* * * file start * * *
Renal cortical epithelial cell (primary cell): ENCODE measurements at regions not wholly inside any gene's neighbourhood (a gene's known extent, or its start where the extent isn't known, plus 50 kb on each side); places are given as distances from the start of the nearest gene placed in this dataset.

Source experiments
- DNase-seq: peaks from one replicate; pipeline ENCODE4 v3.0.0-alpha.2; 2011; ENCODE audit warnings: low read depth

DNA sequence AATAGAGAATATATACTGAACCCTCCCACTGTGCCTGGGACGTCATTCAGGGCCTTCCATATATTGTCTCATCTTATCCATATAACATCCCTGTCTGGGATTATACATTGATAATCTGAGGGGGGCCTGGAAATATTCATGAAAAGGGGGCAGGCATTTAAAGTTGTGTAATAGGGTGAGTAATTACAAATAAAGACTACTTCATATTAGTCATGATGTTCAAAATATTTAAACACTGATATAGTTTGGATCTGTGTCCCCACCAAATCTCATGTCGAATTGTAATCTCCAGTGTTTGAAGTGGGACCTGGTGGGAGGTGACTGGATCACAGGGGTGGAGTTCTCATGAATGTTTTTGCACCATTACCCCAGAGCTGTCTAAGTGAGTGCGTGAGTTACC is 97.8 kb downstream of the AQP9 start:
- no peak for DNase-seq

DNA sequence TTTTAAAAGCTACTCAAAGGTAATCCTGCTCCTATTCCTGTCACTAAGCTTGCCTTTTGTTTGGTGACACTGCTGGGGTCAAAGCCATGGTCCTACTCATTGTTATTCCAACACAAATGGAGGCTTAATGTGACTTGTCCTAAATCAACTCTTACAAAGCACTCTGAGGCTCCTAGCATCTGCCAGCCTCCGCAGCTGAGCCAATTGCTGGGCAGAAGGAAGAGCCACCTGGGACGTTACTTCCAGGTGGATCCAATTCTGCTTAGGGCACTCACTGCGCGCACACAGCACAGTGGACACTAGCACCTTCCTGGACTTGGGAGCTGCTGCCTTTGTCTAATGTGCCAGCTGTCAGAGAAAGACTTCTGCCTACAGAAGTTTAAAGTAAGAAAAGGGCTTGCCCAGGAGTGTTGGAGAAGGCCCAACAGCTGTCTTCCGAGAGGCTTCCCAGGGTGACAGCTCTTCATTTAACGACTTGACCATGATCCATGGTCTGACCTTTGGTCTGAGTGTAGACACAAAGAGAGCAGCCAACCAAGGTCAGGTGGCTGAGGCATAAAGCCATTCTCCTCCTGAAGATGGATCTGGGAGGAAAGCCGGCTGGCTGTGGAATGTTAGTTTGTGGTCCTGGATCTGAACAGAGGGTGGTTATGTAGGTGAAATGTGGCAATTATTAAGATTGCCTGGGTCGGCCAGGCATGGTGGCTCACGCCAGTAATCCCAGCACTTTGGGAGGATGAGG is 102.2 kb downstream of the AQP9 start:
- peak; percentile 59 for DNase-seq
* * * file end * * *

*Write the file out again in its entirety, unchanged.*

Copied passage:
Renal cortical epithelial cell (primary cell): ENCODE measurements at regions not wholly inside any gene's neighbourhood (a gene's known extent, or its start where the extent isn't known, plus 50 kb on each side); places are given as distances from the start of the nearest gene placed in this dataset.

Source experiments
- DNase-seq: peaks from one replicate; pipeline ENCODE4 v3.0.0-alpha.2; 2011; ENCODE audit warnings: low read depth

DNA sequence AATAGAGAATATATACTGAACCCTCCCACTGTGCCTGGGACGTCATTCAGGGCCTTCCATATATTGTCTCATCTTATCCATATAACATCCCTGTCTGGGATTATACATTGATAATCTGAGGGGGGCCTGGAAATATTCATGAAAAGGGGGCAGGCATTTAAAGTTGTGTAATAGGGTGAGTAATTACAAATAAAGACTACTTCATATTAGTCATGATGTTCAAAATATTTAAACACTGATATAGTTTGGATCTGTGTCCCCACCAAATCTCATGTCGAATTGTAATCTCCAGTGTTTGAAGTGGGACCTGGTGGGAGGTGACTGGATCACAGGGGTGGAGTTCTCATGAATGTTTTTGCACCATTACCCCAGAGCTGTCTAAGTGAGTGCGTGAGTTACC is 97.8 kb downstream of the AQP9 start:
- no peak for DNase-seq

DNA sequence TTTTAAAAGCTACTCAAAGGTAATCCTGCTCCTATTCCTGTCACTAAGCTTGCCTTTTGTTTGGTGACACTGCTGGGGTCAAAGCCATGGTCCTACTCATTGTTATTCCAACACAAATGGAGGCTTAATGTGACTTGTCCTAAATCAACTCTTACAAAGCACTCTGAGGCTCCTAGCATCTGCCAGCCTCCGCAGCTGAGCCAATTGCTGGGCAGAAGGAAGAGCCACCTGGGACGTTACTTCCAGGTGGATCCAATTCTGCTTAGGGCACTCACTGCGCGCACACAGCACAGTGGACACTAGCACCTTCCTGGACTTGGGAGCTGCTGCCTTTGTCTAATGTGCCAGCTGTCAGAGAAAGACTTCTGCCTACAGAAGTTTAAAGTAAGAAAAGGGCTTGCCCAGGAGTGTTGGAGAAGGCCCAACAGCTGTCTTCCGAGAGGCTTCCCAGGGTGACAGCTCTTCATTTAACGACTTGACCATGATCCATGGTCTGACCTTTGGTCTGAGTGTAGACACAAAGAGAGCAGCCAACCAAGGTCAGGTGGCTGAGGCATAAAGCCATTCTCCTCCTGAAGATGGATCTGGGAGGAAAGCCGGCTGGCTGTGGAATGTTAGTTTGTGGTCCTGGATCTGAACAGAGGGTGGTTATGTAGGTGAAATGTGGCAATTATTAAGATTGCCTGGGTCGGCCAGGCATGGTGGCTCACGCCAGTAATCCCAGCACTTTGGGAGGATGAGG is 102.2 kb downstream of the AQP9 start:
- peak; percentile 59 for DNase-seq